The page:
There is no shortage of cooking classes in Thailand, especially in Bangkok. What appealed to me about The Blue Elephant School was the tour of the Thai food market before the morning session. This is not the cheapest class you could do in Bangkok but it is good value in my opinion if you haven’t been to a Thai food market before. The tour was fascinating and the quality of the teaching was on par with good cooking classes in Sydney.
The School is located right near the Surasek skytrain stop, in the Southern area of Bangkok. The skytrain quickly became my favourite mode of transport as it is clean, fast and most of all air conditioned. It got me from my hotel in Siam Square to Surasek in five minutes.
Despite my quick journey and arriving on time, I was one of the last to arrive. Our young modern host offered me a seat and I was brought a tall glass of ginger and lemongrass iced tea. The perfect remedy for Bangkok’s stifling humidity.
Once we’d all arrived and had a drink we all hopped on the skytrain and were at the Markets in less than ten minutes. We first had the option of iced tea or coffee, I chose tea and it was served in a small plastic bag with a straw. Looked strange but tasted delicious. Then on to fresh noodles, an expert rice paper maker in action and a thorough explanation of which fish sauce to buy and the special paste for the tom yum soup we’ll be making later.
The bamboo shoots look abundant as do the array of dried and preserved fish. The herbs are the freshest I’ve seen. The fresh fish being gutted is a bit messy and certain parts of the market make me appreciate the fact that we are going back to the nice clean Blue Elephant to make our lunch. My enthusiasm for local food in Bangkok is always met halfway with an innate streak of self preservation.
Once back at the school we get another iced tea and are then straight into the first of four dishes- Green Chicken Curry (Keang Keaw Wan Kai). We first learn how to make the paste, with a tip being if the paste is not looking green enough for your liking, add a paste of fresh coriander and thai basil leaves to enhance the green colour. The combination of tiny green chillis, garlic, eschallots, galangal, kaffir lime, lemongrass, cumin and coriander combine with the heady savouryness of shrimp paste to make a killer curry paste that fills the room and makes our mouths water.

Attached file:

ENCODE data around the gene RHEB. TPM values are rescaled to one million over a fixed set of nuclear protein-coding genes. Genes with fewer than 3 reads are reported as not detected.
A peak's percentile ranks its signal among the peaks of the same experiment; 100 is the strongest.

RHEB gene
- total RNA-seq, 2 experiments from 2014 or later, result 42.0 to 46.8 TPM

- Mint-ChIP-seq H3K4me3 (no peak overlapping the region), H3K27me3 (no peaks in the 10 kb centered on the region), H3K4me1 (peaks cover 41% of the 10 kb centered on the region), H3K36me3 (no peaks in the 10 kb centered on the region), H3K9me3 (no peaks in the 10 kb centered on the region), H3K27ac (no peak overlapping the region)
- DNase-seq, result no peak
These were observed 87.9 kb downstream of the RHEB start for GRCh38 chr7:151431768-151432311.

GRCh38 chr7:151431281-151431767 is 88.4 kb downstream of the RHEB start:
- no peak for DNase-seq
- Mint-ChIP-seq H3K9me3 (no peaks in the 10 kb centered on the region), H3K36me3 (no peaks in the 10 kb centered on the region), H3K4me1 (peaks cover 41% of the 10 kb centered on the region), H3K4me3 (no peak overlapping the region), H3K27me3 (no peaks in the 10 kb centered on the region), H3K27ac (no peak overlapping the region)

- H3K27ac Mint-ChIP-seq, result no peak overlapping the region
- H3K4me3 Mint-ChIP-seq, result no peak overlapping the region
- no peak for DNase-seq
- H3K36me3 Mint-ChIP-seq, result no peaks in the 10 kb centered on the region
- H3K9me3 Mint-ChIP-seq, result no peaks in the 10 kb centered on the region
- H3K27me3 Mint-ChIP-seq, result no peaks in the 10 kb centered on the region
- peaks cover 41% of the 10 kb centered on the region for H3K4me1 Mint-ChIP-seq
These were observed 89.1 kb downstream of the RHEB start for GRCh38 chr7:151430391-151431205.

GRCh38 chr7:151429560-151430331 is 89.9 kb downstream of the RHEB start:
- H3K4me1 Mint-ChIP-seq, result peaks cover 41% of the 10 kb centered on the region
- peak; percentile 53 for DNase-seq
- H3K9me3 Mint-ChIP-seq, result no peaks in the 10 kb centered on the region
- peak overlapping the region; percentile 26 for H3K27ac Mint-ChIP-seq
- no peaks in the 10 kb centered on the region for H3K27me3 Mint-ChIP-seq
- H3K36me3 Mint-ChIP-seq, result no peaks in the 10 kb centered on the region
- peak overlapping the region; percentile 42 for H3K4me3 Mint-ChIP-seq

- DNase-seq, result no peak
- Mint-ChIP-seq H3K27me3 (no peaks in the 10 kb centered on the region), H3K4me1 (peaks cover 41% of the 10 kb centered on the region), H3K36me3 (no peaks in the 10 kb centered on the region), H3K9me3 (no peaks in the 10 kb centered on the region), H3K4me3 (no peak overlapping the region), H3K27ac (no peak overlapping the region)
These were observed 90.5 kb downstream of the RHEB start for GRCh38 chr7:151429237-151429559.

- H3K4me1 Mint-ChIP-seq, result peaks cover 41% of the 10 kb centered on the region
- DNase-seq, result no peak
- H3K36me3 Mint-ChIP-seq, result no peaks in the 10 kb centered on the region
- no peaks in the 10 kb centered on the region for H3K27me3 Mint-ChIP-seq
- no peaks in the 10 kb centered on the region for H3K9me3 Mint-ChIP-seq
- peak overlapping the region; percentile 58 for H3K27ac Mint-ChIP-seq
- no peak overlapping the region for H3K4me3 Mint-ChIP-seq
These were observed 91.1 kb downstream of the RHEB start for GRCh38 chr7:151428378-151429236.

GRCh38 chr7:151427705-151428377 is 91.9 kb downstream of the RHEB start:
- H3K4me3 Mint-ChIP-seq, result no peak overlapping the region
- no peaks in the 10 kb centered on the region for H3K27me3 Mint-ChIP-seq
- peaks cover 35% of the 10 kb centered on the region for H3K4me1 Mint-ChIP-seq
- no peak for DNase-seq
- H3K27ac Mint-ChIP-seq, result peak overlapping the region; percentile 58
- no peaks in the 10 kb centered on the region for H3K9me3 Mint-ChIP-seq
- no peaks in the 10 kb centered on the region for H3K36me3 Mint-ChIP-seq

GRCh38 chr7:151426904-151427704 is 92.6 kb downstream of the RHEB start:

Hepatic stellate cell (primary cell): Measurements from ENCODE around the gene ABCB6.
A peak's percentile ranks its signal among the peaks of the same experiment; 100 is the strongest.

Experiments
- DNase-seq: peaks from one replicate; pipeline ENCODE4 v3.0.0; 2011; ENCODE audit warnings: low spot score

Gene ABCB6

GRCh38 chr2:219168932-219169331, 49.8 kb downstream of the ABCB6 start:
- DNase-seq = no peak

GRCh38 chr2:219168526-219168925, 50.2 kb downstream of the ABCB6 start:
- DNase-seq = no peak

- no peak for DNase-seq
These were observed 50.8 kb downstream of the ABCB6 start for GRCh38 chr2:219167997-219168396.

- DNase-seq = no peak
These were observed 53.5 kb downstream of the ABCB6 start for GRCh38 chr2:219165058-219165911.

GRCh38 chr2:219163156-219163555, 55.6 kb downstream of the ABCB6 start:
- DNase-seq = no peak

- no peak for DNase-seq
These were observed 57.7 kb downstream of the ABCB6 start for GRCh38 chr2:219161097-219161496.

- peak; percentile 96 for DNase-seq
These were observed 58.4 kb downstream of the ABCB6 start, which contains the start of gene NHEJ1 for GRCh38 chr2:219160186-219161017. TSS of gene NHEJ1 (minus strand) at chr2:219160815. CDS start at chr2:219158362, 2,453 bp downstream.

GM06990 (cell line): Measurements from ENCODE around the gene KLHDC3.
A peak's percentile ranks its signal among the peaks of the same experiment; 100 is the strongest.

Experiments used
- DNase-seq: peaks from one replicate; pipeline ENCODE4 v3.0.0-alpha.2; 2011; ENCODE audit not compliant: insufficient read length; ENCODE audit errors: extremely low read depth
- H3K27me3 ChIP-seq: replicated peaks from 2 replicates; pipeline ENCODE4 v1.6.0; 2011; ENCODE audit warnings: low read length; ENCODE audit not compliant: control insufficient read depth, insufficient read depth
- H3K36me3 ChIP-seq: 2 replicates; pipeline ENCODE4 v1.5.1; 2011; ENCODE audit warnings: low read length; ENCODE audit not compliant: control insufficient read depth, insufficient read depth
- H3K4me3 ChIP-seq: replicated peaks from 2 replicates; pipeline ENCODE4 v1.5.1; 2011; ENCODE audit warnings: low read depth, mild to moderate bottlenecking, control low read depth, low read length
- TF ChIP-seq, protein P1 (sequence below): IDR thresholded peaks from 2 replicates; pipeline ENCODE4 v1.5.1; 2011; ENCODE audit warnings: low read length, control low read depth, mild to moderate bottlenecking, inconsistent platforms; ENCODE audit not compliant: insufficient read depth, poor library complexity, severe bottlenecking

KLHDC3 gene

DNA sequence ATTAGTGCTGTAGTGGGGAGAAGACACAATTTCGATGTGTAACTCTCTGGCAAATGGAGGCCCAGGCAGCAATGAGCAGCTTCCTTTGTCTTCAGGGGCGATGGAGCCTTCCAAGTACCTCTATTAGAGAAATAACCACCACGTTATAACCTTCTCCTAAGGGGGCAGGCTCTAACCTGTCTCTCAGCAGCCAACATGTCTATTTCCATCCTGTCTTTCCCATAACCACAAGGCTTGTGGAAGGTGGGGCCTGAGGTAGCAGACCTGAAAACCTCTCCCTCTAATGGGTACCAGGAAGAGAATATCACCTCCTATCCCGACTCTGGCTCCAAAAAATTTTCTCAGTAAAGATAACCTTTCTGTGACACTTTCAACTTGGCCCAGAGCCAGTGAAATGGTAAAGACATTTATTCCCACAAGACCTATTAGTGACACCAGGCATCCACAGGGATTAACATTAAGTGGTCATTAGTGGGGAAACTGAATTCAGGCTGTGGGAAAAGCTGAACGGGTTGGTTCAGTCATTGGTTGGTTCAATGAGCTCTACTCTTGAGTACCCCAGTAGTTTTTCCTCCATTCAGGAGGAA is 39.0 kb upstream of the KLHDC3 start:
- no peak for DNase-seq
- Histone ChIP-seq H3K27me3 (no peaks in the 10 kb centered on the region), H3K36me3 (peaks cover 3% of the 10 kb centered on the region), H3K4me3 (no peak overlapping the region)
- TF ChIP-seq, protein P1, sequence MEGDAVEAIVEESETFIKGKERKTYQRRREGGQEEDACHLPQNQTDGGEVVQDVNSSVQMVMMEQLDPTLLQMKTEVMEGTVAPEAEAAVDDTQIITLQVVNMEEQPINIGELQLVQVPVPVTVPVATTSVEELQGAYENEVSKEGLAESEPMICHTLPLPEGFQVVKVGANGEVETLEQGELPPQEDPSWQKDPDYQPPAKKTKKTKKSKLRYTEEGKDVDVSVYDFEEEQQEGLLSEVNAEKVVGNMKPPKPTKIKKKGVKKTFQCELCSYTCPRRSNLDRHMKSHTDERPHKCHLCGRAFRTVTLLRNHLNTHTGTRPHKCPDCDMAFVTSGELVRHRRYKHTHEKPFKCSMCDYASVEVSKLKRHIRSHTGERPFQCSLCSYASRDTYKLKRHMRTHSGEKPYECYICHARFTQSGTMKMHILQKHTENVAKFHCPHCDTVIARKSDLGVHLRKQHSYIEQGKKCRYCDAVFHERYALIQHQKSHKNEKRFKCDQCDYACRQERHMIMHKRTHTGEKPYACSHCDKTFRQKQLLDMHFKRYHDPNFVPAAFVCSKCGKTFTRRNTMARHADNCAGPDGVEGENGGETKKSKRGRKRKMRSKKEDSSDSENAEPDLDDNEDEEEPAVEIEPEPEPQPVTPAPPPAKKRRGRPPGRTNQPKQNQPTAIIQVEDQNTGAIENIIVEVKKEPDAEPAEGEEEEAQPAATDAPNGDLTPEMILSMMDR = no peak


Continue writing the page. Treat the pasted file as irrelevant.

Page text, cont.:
This is then cooked up with chicken, thai eggplant and coconut cream and a few other things to make the curry. Then we taste. It is delicious, balanced, hot but not so much that you can’t appreciate the flavour. I want to replicate this.
The kitchens are stainless steel and each station has a tray of small pyrex dishes with freshly prepared ingredients. This is cooking heaven. All the hard work done, now I just need to check my notes to make sure I get this right…but there are plenty of staff around to point helpfully to the next ingredient to be added, or peer curiously into my pan to check how I’m doing.
I am reasonably happy with the end result and as I put my number ’12′ on my dish (this is so we eat our own food for lunch later) my area is already being cleaned up by the efficient crew.
Next on the Menu is Sour & Spicy Prawn Soup (Tom Yam Koong, also called Tom Yum). Possibly my favourite Thai dish, at least when I’m feeling a little run down anyway. The most vital part is the prawn or seafood stock which adds most of the base flavour. To this is added coriander roots and stems, galangal, lemongrass and kaffir lime and button mushrooms. The prawns are added near the end and the lime juice is added at the end to retain the tang. This is after all a sour and spicy soup. This is where the small jar of ‘magic paste’ shown to us at the markets is used ‘Nam Prik Phao’ or chilli paste in oil. It contains shrimp paste and plenty of other tasty bits too, so chilli alone does not give the same roundness of flavour. This is a quick recipe but it is all about the balance. Mine turns out a bit too sour as I get a bit excited with the lime juice, but then I like my soup on the sour end of the scale.
Third is Pad Thai Noodles, which is my favourite dish of the day if only because we have been taught to make such a popular dish but so that it sings. The softened noodles take on the smoky tastiness of the wok with a few pieces bordering on crispy. These are the most flavoursome bits. It is really the best Pad Thai I’ve ever had, and yes I was very hungry when I tried it. Nothing should be left out, from the prawns, eggs and tofu to the dried shrimp powder, bean sprouts and spring onions, it is the sauce that really makes the dish. I promise to make this when I come home, and I know I will be held to that
Last we make a Pomelo Salad which is meant to come with wing beans but they are not available at the markets so we’ve left them out today. The pomelo is similar to a grapefruit but less sour and with larger pulpy sacs that are quite firm and you can break up quite easily in your fingers to make a base for a salad. Sort of like shredding cooked chicken, which we also add along with a little cooked prawn. The dressing is garlic, chilli, magic paste, tamarind, palm sugar, fish sauce and lime juice. It is thick and dark and is mixed into the chicken and prawn meat until all is covered and then the pomelo segments are gently tossed through with finely sliced eschallots and sprinkled with deep fried shallots, dried chill and a few hard boiled quail eggs. Divine. This is not just any salad. It is a meal in itself and was surprisingly moreish.
While the crew clean up our last attempt at culinary excellence we move downstairs to the school’s dining room where paying guests are in for lunch.
After we sit down to feast on our wonderful creations and all the photos have been happily snapped we get a surprise, dessert. Homemade coconut ice cream. Heaven.